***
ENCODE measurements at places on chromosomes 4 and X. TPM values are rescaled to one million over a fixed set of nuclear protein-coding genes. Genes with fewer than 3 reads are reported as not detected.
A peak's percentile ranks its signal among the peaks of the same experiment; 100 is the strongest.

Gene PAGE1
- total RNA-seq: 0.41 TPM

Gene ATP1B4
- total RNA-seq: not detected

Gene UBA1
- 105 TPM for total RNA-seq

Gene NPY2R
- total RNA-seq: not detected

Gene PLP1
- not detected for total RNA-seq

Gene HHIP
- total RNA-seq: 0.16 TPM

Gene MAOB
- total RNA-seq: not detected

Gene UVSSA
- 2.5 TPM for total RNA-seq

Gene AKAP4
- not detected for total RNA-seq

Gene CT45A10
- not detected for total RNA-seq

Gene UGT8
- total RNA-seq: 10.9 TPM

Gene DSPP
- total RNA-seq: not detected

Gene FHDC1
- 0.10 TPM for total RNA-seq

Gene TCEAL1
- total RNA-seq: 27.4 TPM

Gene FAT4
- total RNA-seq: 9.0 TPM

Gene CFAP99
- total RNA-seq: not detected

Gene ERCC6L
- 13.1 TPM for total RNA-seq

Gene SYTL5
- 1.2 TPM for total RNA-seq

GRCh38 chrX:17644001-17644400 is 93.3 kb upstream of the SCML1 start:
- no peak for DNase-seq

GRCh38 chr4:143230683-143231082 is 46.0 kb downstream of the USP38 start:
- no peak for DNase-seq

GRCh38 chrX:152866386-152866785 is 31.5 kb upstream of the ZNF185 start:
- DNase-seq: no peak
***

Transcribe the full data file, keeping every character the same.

ENCODE measurements at places on chromosomes 4 and X. TPM values are rescaled to one million over a fixed set of nuclear protein-coding genes. Genes with fewer than 3 reads are reported as not detected.
A peak's percentile ranks its signal among the peaks of the same experiment; 100 is the strongest.

Gene PAGE1
- total RNA-seq: 0.41 TPM

Gene ATP1B4
- total RNA-seq: not detected

Gene UBA1
- 105 TPM for total RNA-seq

Gene NPY2R
- total RNA-seq: not detected

Gene PLP1
- not detected for total RNA-seq

Gene HHIP
- total RNA-seq: 0.16 TPM

Gene MAOB
- total RNA-seq: not detected

Gene UVSSA
- 2.5 TPM for total RNA-seq

Gene AKAP4
- not detected for total RNA-seq

Gene CT45A10
- not detected for total RNA-seq

Gene UGT8
- total RNA-seq: 10.9 TPM

Gene DSPP
- total RNA-seq: not detected

Gene FHDC1
- 0.10 TPM for total RNA-seq

Gene TCEAL1
- total RNA-seq: 27.4 TPM

Gene FAT4
- total RNA-seq: 9.0 TPM

Gene CFAP99
- total RNA-seq: not detected

Gene ERCC6L
- 13.1 TPM for total RNA-seq

Gene SYTL5
- 1.2 TPM for total RNA-seq

GRCh38 chrX:17644001-17644400 is 93.3 kb upstream of the SCML1 start:
- no peak for DNase-seq

GRCh38 chr4:143230683-143231082 is 46.0 kb downstream of the USP38 start:
- no peak for DNase-seq

GRCh38 chrX:152866386-152866785 is 31.5 kb upstream of the ZNF185 start:
- DNase-seq: no peak